Lady Anne Mowbray’s Grandfather


















Lady Anne Mowbray’s Grandfather - John Talbot, Earl of Shrewsbury. © Marilyn Roberts by kind permission of St. Mary’s Church, Warwick



Seen here in the garb of a mourning figure, or ‘weeper’ on the tomb of his father-in-law, Richard Beauchamp, Earl of Warwick. Talbot's daughter, Elizabeth, married the last Mowbray Duke of Norfolk.



Richard Neville, ‘Warwick the Kingmaker’


















Richard Neville, ‘Warwick the Kingmaker’. © Marilyn Roberts by kind permission of St. Mary’s Church, Warwick


The power and influence of the Mowbrays were eclipsed somewhat by the prolific Neville family during the Wars of the Roses .


Richard Neville, who became Earl of Warwick, was another of Beauchamp’s sons-in-law. His daughter, Anne Neville, married Richard III.



A Mowbray and a Howard


















A Mowbray and a Howard - Elizabeth Talbot and Elizabeth Tilney. © Marilyn Roberts by kind permission of Rev. Ian M. G. Friars, Long Melford Church, Suffolk


Elizabeth Talbot, Duchess of Norfolk, (left) was the mother of Lady Anne Mowbray, making her the mother-in-law of the younger of the Princes in the Tower. Elizabeth Tilney, Countess of Surrey, was the wife of Margaret Mowbray's grandson, Thomas Howard, but died before her husband became Second Duke of Norfolk. Anne Boleyn was her granddaughter, as was Katherine Howard; both girls married Henry VIII and both were beheaded by him.




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Complete list of photographs from The Mowbray Legacy:



ARMS OF THE BISHOP OF DURHAM

Reproduced by kind permission of Durham County Council. © Durham County Council


BAMBURGH CASTLE, NORTHUMBERLAND

A stronghold of Robert de Mowbray, whose wife was forced to surrender it.


MAGNA CARTA PUBLIC HOUSE SIGN IN LINCOLN.

One of only four remaining copies of the original Magna Carta of 1215 can be seen at Lincoln Castle a few yards away.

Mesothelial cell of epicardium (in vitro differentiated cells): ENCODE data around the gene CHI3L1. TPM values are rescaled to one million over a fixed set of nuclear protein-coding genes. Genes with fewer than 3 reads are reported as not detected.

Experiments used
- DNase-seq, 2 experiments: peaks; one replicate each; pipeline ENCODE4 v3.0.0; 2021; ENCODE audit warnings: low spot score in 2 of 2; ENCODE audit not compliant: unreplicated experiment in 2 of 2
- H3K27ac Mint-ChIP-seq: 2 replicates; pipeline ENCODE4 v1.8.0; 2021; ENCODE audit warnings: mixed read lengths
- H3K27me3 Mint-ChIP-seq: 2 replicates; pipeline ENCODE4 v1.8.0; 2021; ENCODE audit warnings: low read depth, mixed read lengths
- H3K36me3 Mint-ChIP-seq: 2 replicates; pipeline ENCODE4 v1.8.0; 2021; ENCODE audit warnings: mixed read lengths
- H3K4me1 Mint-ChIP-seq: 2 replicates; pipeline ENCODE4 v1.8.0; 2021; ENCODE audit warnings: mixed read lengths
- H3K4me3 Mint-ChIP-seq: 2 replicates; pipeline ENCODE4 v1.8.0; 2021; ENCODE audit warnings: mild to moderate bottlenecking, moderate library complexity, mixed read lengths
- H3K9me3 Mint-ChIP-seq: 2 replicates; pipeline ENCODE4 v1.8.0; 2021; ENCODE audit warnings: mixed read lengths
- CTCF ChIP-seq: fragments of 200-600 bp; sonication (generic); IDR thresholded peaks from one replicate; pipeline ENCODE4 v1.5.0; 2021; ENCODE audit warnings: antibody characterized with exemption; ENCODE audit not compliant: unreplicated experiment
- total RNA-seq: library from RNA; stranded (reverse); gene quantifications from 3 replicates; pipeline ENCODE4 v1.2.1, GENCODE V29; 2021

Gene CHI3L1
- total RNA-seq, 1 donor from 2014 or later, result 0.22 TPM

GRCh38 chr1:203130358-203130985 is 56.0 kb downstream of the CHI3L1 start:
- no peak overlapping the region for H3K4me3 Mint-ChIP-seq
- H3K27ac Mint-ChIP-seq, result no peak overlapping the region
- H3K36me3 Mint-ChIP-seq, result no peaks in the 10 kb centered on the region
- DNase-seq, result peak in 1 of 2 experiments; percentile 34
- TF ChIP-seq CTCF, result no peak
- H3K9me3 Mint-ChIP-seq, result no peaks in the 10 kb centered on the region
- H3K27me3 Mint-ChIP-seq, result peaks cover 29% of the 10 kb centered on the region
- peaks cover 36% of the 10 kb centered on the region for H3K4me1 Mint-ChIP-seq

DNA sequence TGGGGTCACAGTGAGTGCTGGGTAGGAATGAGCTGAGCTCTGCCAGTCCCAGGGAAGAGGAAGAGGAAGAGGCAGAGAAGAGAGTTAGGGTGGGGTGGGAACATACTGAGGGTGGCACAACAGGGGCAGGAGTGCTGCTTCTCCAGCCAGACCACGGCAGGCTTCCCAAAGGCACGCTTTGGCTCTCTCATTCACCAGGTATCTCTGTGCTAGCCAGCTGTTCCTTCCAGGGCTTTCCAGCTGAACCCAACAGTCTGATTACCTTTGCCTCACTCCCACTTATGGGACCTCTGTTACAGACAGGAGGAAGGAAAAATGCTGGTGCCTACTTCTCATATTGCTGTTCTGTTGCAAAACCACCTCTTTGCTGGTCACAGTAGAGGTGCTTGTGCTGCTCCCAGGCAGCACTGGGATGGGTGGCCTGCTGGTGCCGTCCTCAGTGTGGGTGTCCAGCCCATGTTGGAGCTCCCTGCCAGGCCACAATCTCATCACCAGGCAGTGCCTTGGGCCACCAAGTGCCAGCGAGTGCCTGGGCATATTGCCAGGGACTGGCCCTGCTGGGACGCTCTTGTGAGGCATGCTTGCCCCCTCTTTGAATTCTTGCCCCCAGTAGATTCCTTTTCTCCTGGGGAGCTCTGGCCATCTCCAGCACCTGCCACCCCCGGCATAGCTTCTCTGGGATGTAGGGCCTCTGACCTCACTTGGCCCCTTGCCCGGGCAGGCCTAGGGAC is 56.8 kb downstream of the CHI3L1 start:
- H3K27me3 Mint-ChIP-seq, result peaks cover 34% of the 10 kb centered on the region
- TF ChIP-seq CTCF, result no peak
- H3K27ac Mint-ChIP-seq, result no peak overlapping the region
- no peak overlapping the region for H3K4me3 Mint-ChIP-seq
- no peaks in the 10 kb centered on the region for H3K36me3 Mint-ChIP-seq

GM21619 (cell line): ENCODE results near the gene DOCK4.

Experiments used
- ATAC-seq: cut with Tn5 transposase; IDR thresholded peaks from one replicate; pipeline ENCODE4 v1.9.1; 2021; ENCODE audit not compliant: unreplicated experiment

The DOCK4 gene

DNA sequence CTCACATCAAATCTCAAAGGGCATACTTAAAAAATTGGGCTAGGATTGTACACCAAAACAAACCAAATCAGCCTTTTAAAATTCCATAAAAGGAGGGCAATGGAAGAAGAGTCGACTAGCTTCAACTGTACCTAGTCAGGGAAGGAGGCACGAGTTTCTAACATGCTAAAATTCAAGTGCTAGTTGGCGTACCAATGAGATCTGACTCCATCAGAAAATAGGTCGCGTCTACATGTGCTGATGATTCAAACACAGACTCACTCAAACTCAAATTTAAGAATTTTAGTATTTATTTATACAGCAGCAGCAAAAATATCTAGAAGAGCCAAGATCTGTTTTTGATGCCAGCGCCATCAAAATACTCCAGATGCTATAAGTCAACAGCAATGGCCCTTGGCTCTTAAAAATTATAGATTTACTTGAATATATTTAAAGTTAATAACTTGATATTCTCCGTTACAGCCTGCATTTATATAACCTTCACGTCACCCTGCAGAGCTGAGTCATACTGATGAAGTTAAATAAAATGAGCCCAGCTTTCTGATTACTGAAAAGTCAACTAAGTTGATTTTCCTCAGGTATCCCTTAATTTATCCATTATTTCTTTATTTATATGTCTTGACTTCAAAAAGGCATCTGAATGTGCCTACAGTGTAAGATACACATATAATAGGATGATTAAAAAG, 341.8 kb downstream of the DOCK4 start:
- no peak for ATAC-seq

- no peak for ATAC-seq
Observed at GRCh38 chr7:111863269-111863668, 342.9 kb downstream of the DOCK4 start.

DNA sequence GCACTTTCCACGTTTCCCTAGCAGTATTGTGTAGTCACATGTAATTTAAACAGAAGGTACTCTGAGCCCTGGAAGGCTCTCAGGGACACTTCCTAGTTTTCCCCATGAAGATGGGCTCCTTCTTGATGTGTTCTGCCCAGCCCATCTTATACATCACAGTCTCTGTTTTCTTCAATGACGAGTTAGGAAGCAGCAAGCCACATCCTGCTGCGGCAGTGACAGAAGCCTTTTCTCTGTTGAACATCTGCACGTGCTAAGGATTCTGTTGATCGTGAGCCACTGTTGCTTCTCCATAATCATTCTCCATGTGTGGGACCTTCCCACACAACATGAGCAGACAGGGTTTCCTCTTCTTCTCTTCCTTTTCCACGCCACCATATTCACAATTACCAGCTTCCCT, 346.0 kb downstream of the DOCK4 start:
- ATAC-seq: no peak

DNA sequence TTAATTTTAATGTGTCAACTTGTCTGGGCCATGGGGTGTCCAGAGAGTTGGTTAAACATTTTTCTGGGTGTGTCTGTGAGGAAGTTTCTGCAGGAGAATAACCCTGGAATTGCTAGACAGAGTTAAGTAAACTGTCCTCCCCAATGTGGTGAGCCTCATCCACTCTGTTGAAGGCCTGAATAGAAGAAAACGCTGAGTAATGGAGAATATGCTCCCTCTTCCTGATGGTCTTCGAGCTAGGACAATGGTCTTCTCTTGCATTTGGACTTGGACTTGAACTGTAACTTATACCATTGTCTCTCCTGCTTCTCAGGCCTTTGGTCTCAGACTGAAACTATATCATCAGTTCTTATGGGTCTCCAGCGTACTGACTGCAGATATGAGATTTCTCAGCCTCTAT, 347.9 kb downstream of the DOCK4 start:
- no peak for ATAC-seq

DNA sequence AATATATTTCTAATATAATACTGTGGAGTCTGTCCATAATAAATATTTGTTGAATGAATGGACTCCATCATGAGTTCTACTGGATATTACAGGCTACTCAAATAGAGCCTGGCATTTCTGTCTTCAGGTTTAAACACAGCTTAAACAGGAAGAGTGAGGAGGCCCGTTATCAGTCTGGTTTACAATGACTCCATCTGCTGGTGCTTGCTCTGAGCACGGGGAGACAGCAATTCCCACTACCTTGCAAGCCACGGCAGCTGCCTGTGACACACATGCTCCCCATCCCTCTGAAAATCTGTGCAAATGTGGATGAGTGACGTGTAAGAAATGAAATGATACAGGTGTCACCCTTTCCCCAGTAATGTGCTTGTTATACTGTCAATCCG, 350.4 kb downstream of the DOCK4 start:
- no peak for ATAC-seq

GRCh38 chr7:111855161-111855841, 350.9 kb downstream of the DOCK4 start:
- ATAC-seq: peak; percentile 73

BYLAND ABBEY, NORTH YORKSHIRE

The original was founded a few miles away in 1143 by Roger de Mowbray and his mother Gundred de Gournay; these buildings date from 1177.


KINARD CASTLE MOTTE, OWSTON FERRY

This photograph of the motte (mound) where the keep of Roger de Mowbray’s castle stood, was taken from the elevated churchyard; there is a drop over the wall. The moat, or ditch, can still be seen in places, and the soil from there would have been piled up to make the motte. The beautiful church stands in the bailey (courtyard) of the old castle. Locally the motte is known as ‘Castle Hill’.   


ST. ANDREW’S CHURCH EPWORTH AND THE SITE OF THE MOWBRAY MANOR HOUSE.

The church is known worldwide for its association with the Wesley family and it was here that John Wesley stood on his father’s tomb to preach when denied access to the building . The trees conceal the area known as the Vinegarth, the site of a great Mowbray residence and the place where William de Mowbray, the Magna Carta baron, died in 1224.


MOWBRAY LION

Holy Trinity Church, Goodramgate, York

Photo M. Roberts courtesy of the Churches' Conservation Trust


MOWBRAY LION FLOOR TILE EXCAVATED FROM THE VINEGARTH SITE, EPWORTH (detail).


GRIM REMINDER OF THE SCOTTISH CAMPAIGNS, SMITHFIELD, LONDON

Monument to William Wallace who was hanged, drawn and quartered in an area between St. Bartholomew’s Hospital (Bart’s) and the Church of St. Bartholomew the Great, both of which remain.


FOUNTAINS ABBEY, NORTH YORKSHIRE

Burial place of Roger, First Lord Mowbray; family members were benefactors for centuries.

Reproduced by kind permission of Harrogate International Centre. © Harrogate International Centre


ARMS OF HUGH LE DESPENSER THE ELDER; WINCHESTER GREAT HALL.

The Despensers, father and son, were responsible for the death of John, 2nd  Lord Mowbray in 1322.

Photo M. Roberts, by kind permission of Hampshire County Council


CLIFFORD’S TOWER YORK.

After the Battle of Boroughbridge Sir Roger de Clifford was hanged and his body suspended from the walls of the keep of York Castle; hence ‘Clifford’s Tower’.


LADY ALINA DE MOWBRAY

Alina de Braose was imprisoned in the Tower with her young son when her husband was hanged at York.

Photo courtesy of the City and County of Swansea . © City and County of Swansea


THE MAIN PLAYERS IN THE HAXEY HOOD GAME, 2003


LIVING PROOF THAT A FOOL CAN BECOME A LORD!

Stan Boor  was first the Fool, then Lord, of the Haxey Hood. Fortunately in World War II young lads like Stan and the older men of the villages kept the ancient tradition alive. This photograph from the 1970’s shows him with the late Peter Bee (the Fool, centre) and the late Arthur Clark (Chief Boggin).

Photo reproduced by kind permission of Mr. S. Boor


BYLAND ABBEY

Joan Plantagenet, Lady Mowbray, was buried before the altar here in 1349.


NO PLACE FOR A BOY AND HIS MOTHER

The Tower of London; John, 3rd Lord Mowbray and his mother the Lady Alina were incarcerated here by Edward II.